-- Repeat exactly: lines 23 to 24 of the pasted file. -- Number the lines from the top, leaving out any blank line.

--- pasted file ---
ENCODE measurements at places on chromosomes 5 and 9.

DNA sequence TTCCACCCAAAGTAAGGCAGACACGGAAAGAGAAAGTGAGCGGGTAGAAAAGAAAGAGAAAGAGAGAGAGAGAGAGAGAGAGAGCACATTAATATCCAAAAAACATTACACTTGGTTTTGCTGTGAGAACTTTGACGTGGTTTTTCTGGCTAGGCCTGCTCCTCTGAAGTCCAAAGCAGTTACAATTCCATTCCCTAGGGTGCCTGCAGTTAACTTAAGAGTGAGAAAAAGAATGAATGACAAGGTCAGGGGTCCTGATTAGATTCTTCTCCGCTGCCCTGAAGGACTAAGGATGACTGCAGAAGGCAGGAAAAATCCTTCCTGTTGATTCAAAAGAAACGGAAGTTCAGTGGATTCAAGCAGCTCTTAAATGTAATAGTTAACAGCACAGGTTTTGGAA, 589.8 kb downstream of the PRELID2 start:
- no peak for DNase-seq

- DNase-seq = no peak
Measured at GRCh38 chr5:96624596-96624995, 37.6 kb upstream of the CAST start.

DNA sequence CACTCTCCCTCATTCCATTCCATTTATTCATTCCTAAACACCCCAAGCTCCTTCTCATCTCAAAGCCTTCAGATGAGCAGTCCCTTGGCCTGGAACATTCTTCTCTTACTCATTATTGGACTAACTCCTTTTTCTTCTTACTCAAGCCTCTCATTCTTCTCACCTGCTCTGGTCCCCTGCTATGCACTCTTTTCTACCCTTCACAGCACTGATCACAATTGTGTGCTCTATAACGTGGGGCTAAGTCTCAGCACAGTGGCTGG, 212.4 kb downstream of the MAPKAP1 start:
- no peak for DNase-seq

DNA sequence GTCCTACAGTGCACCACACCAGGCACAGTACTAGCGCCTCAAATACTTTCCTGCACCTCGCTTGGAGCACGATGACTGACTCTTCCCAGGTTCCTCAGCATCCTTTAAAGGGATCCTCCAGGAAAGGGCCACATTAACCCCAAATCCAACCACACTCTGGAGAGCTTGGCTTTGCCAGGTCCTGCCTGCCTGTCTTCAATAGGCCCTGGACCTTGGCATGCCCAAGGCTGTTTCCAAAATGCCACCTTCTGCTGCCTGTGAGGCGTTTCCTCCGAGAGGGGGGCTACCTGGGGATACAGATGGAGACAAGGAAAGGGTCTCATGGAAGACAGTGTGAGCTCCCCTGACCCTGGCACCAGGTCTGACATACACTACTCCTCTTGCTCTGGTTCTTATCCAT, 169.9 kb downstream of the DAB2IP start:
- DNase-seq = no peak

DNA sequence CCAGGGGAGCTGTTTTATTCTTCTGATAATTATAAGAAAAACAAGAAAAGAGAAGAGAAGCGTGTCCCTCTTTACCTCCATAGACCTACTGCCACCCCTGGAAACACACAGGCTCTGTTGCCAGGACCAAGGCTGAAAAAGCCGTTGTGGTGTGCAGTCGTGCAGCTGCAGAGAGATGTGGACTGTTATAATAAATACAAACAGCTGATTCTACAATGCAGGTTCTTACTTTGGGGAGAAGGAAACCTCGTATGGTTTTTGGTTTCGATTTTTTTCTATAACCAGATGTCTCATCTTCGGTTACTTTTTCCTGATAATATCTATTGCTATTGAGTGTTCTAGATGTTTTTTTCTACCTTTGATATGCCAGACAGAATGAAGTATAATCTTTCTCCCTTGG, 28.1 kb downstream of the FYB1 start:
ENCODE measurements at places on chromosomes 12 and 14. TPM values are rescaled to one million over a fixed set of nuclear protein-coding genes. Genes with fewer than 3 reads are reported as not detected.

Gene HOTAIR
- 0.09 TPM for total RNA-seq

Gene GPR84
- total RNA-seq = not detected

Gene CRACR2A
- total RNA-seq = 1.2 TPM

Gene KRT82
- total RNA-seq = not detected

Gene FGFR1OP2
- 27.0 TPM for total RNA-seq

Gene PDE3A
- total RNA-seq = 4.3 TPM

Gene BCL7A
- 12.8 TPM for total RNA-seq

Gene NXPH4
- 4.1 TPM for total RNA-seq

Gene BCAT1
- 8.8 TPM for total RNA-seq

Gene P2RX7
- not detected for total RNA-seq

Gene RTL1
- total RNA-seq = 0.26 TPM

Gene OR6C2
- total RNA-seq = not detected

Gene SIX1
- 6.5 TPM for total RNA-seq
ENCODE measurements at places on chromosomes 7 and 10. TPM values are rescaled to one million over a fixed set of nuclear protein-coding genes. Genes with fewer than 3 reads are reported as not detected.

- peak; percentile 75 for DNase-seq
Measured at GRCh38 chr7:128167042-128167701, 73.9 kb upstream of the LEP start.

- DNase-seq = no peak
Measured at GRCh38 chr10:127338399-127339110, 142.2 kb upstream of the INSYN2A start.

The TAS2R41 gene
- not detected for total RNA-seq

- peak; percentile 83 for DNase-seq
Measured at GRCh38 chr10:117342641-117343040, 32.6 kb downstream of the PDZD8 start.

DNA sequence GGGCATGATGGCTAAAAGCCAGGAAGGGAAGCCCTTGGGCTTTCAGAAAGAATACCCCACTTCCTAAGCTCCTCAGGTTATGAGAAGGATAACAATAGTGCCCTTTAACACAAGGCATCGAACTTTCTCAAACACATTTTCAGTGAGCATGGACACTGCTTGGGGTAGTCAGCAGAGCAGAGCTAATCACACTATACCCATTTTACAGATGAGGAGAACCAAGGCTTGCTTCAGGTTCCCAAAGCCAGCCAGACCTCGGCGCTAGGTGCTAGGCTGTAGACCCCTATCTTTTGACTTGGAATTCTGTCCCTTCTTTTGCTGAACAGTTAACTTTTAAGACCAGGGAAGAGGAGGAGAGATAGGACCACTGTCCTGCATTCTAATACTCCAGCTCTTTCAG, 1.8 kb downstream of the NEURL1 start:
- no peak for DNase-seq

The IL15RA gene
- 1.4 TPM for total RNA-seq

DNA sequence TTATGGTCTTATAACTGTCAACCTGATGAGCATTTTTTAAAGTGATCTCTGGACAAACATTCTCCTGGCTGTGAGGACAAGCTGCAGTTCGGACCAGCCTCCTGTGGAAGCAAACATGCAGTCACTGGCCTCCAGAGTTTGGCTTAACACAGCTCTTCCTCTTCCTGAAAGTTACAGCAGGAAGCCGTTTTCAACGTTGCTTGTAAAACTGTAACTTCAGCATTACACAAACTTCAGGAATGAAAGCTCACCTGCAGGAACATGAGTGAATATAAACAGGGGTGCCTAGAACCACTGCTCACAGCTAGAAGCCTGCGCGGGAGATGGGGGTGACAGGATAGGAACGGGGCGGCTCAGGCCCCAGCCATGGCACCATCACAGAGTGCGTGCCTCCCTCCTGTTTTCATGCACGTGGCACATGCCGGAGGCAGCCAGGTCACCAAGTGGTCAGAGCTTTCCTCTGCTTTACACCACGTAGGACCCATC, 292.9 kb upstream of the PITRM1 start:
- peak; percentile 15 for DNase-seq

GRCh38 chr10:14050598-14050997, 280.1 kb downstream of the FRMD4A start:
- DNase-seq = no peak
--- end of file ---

- total RNA-seq = 4.3 TPM

Gene BCL7A